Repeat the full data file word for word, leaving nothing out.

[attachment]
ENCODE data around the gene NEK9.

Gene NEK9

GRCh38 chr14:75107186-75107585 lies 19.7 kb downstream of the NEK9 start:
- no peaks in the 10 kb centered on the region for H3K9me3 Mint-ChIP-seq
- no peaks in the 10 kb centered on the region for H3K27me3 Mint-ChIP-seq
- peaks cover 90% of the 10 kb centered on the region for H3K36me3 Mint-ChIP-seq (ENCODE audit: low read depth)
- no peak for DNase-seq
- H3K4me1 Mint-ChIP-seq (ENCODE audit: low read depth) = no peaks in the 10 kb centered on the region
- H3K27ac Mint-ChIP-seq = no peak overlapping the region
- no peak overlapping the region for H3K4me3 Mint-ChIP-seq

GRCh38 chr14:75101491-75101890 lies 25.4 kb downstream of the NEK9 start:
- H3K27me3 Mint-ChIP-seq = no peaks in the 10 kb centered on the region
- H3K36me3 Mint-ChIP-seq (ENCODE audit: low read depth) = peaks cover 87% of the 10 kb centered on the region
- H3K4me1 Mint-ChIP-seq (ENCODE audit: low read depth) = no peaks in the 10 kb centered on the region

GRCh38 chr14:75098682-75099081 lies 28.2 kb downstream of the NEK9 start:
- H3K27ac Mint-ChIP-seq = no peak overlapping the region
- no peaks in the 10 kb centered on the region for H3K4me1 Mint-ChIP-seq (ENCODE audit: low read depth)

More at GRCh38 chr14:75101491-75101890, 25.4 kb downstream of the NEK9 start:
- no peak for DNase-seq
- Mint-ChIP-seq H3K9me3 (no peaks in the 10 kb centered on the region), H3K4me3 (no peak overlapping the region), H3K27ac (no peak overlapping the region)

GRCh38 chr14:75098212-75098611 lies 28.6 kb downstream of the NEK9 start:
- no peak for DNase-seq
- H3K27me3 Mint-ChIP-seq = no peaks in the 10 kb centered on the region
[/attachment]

ENCODE data around the gene NEK9.

Gene NEK9

GRCh38 chr14:75107186-75107585 lies 19.7 kb downstream of the NEK9 start:
- no peaks in the 10 kb centered on the region for H3K9me3 Mint-ChIP-seq
- no peaks in the 10 kb centered on the region for H3K27me3 Mint-ChIP-seq
- peaks cover 90% of the 10 kb centered on the region for H3K36me3 Mint-ChIP-seq (ENCODE audit: low read depth)
- no peak for DNase-seq
- H3K4me1 Mint-ChIP-seq (ENCODE audit: low read depth) = no peaks in the 10 kb centered on the region
- H3K27ac Mint-ChIP-seq = no peak overlapping the region
- no peak overlapping the region for H3K4me3 Mint-ChIP-seq

GRCh38 chr14:75101491-75101890 lies 25.4 kb downstream of the NEK9 start:
- H3K27me3 Mint-ChIP-seq = no peaks in the 10 kb centered on the region
- H3K36me3 Mint-ChIP-seq (ENCODE audit: low read depth) = peaks cover 87% of the 10 kb centered on the region
- H3K4me1 Mint-ChIP-seq (ENCODE audit: low read depth) = no peaks in the 10 kb centered on the region

GRCh38 chr14:75098682-75099081 lies 28.2 kb downstream of the NEK9 start:
- H3K27ac Mint-ChIP-seq = no peak overlapping the region
- no peaks in the 10 kb centered on the region for H3K4me1 Mint-ChIP-seq (ENCODE audit: low read depth)

More at GRCh38 chr14:75101491-75101890, 25.4 kb downstream of the NEK9 start:
- no peak for DNase-seq
- Mint-ChIP-seq H3K9me3 (no peaks in the 10 kb centered on the region), H3K4me3 (no peak overlapping the region), H3K27ac (no peak overlapping the region)

GRCh38 chr14:75098212-75098611 lies 28.6 kb downstream of the NEK9 start:
- no peak for DNase-seq
- H3K27me3 Mint-ChIP-seq = no peaks in the 10 kb centered on the region